Music Matters XXXIV: Telling Alternative Stories with Mimi Haddon

The Music Matters at University of Groningen Performance is proud to present Dr. Mimi Haddon (University of Sussex) who will give a talk entitled “Telling Alternative Stories: Women’s Knowledge Cultures of Music.” This talk takes place at the USVA Theatre (Munnekeholm 10) from 09:15 until 10:00. All are welcome to attend. Read an abstract of Dr. Haddon’s project below:

“This paper brings together two recent projects that share a broad aim. The first is an idea that emerged when writing my article on Joan Baez’s imitations of Bob Dylan, which was published in 2021 in the journal Twentieth-Century Music. By analysing mimicry, this article sought to challenge the assumption that true musical knowledge is best demonstrated by writing original songs. Drawing from academic interrogations of musical creativity and identity as well as the work of Leopoldina Fortunati, I offered the idea of the creative matrix and looked to recentre the listening subject as a way to engage matrilineal lineages in music and the underexplored musical ‘work’ of listening and intimacy.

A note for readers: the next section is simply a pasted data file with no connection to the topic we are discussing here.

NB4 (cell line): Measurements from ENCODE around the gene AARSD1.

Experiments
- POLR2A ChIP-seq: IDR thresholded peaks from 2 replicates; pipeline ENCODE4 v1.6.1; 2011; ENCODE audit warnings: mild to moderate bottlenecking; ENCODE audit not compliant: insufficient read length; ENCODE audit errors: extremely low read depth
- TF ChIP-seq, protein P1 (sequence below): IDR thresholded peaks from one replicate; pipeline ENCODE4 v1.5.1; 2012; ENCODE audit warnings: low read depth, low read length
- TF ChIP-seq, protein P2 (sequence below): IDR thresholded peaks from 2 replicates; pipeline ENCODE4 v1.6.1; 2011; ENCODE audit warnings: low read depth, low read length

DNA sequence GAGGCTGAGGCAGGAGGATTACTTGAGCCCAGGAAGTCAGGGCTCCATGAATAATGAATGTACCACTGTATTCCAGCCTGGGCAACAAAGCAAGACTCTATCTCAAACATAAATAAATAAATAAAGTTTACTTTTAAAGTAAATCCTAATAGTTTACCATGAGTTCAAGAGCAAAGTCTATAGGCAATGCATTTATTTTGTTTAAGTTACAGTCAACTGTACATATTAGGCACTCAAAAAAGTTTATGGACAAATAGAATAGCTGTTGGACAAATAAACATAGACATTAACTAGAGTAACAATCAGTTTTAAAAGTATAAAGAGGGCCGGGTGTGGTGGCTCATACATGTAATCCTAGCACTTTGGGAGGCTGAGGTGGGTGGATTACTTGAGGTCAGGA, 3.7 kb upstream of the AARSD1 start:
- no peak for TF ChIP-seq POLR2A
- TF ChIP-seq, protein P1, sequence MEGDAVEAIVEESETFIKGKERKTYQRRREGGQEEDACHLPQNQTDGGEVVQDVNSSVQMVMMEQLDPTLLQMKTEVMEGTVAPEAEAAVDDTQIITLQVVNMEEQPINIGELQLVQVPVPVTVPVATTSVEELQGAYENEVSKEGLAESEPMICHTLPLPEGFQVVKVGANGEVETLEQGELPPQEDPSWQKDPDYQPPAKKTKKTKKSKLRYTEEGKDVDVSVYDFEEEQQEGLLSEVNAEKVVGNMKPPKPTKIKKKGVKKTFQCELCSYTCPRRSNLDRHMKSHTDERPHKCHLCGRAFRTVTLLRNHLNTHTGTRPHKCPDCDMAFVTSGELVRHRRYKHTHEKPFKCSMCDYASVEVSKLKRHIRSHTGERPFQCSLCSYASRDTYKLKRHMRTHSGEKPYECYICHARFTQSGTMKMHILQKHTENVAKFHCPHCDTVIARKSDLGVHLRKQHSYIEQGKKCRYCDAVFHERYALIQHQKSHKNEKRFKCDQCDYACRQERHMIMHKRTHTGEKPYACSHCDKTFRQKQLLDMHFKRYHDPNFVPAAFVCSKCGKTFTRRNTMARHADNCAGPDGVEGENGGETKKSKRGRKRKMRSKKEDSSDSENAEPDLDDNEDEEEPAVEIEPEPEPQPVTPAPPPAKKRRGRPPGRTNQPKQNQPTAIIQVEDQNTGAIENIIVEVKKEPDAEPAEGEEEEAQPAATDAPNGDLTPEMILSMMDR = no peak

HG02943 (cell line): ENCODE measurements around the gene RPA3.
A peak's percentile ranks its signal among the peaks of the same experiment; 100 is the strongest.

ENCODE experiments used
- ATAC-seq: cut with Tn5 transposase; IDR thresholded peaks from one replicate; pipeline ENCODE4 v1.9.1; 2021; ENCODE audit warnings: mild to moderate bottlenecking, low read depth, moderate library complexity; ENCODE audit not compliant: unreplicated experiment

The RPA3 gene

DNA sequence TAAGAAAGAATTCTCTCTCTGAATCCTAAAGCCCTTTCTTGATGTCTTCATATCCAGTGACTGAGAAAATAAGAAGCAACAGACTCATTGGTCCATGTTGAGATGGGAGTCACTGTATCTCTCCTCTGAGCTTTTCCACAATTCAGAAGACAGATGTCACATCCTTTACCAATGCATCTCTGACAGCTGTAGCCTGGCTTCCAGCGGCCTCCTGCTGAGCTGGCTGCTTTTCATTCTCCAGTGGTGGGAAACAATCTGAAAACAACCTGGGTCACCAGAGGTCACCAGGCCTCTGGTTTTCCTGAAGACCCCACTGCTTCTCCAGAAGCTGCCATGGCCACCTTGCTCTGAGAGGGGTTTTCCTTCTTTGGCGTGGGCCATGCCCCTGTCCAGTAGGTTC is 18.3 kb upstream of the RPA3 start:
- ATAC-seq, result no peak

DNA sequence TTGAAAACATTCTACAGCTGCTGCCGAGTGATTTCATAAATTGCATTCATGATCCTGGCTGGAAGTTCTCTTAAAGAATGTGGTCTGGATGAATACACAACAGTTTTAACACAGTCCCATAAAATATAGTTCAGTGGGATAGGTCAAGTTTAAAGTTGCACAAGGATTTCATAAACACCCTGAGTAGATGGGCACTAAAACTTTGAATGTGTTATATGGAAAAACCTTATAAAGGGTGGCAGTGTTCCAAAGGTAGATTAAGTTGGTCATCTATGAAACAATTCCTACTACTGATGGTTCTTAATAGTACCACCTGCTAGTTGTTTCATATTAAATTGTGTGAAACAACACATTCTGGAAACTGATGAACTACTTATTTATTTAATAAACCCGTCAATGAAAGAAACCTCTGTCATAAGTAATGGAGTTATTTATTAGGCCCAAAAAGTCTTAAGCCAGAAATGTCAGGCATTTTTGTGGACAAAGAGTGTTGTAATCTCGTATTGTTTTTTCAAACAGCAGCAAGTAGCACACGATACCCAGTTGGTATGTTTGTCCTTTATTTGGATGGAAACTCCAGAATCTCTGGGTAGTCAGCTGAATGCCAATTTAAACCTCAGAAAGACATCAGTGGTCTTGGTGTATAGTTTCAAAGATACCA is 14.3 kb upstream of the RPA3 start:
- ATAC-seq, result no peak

This process of focusing on listening and decentring traditional notions of knowledge and creativity in music led me to a second project, which is the AHRC-funded network, Music for Girls. In collaboration with twelve women from the local East Sussex community and  two affiliates of the Museum of Ordinary People, we curated an exhibition of women’s music tastes and local women’s music stories, which opened for four days in September this year. The local participants ranged in age from 15 to 72 and, crucially, their level of music ‘expertise’ varied too — from professional musicians to lay people.
The aim in these two projects is this: By looking to the position of listener, to perceived non-expert knowledges, and feminist archives, can we develop new paradigms for the analysis and even teaching of popular music that go beyond fan studies and traditional paradigms? What emerges—at the level of sonic properties and music historiographies specifically—if we experiment with suspending what we think we ‘know’ about popular music cultures and engage instead with knowledge cultures as linked to femininity?”